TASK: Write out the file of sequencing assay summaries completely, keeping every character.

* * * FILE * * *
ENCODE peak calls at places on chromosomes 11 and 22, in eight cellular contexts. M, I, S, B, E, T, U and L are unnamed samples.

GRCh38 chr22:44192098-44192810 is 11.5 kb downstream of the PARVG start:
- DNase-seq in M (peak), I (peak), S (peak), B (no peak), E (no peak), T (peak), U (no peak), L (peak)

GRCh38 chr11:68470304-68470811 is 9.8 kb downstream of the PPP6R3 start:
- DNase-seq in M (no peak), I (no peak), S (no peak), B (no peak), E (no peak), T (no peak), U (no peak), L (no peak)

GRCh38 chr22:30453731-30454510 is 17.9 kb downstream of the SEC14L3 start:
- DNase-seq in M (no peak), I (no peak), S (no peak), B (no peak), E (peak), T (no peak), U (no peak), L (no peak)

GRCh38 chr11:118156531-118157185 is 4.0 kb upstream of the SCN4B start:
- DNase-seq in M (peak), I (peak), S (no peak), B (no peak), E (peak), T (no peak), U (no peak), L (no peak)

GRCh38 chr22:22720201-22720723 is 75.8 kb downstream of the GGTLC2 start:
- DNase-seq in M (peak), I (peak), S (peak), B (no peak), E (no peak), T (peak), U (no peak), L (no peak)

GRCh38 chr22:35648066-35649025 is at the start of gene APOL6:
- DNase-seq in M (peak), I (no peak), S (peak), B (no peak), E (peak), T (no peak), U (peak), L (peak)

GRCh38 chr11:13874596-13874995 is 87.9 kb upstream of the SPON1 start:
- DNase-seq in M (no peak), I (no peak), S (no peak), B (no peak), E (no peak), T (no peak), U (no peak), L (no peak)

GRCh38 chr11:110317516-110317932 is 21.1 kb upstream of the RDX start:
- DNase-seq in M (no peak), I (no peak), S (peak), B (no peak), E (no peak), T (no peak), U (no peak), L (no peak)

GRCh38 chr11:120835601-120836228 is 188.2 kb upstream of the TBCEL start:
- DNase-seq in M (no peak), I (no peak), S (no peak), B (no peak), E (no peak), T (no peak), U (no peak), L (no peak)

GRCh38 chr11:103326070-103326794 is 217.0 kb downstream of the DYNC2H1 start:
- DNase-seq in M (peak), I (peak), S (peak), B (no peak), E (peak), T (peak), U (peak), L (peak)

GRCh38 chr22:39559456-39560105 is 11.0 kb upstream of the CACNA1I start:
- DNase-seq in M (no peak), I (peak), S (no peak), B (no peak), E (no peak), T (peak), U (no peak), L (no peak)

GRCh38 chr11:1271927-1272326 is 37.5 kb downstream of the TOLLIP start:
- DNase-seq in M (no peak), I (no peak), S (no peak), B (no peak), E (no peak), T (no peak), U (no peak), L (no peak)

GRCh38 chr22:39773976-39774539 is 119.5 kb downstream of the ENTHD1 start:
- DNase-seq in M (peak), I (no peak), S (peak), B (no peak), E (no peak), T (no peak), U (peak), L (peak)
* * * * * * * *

ENCODE peak calls at places on chromosomes 11 and 22, in eight cellular contexts. M, I, S, B, E, T, U and L are unnamed samples.

GRCh38 chr22:44192098-44192810 is 11.5 kb downstream of the PARVG start:
- DNase-seq in M (peak), I (peak), S (peak), B (no peak), E (no peak), T (peak), U (no peak), L (peak)

GRCh38 chr11:68470304-68470811 is 9.8 kb downstream of the PPP6R3 start:
- DNase-seq in M (no peak), I (no peak), S (no peak), B (no peak), E (no peak), T (no peak), U (no peak), L (no peak)

GRCh38 chr22:30453731-30454510 is 17.9 kb downstream of the SEC14L3 start:
- DNase-seq in M (no peak), I (no peak), S (no peak), B (no peak), E (peak), T (no peak), U (no peak), L (no peak)

GRCh38 chr11:118156531-118157185 is 4.0 kb upstream of the SCN4B start:
- DNase-seq in M (peak), I (peak), S (no peak), B (no peak), E (peak), T (no peak), U (no peak), L (no peak)

GRCh38 chr22:22720201-22720723 is 75.8 kb downstream of the GGTLC2 start:
- DNase-seq in M (peak), I (peak), S (peak), B (no peak), E (no peak), T (peak), U (no peak), L (no peak)

GRCh38 chr22:35648066-35649025 is at the start of gene APOL6:
- DNase-seq in M (peak), I (no peak), S (peak), B (no peak), E (peak), T (no peak), U (peak), L (peak)

GRCh38 chr11:13874596-13874995 is 87.9 kb upstream of the SPON1 start:
- DNase-seq in M (no peak), I (no peak), S (no peak), B (no peak), E (no peak), T (no peak), U (no peak), L (no peak)

GRCh38 chr11:110317516-110317932 is 21.1 kb upstream of the RDX start:
- DNase-seq in M (no peak), I (no peak), S (peak), B (no peak), E (no peak), T (no peak), U (no peak), L (no peak)

GRCh38 chr11:120835601-120836228 is 188.2 kb upstream of the TBCEL start:
- DNase-seq in M (no peak), I (no peak), S (no peak), B (no peak), E (no peak), T (no peak), U (no peak), L (no peak)

GRCh38 chr11:103326070-103326794 is 217.0 kb downstream of the DYNC2H1 start:
- DNase-seq in M (peak), I (peak), S (peak), B (no peak), E (peak), T (peak), U (peak), L (peak)

GRCh38 chr22:39559456-39560105 is 11.0 kb upstream of the CACNA1I start:
- DNase-seq in M (no peak), I (peak), S (no peak), B (no peak), E (no peak), T (peak), U (no peak), L (no peak)

GRCh38 chr11:1271927-1272326 is 37.5 kb downstream of the TOLLIP start:
- DNase-seq in M (no peak), I (no peak), S (no peak), B (no peak), E (no peak), T (no peak), U (no peak), L (no peak)

GRCh38 chr22:39773976-39774539 is 119.5 kb downstream of the ENTHD1 start:
- DNase-seq in M (peak), I (no peak), S (peak), B (no peak), E (no peak), T (no peak), U (peak), L (peak)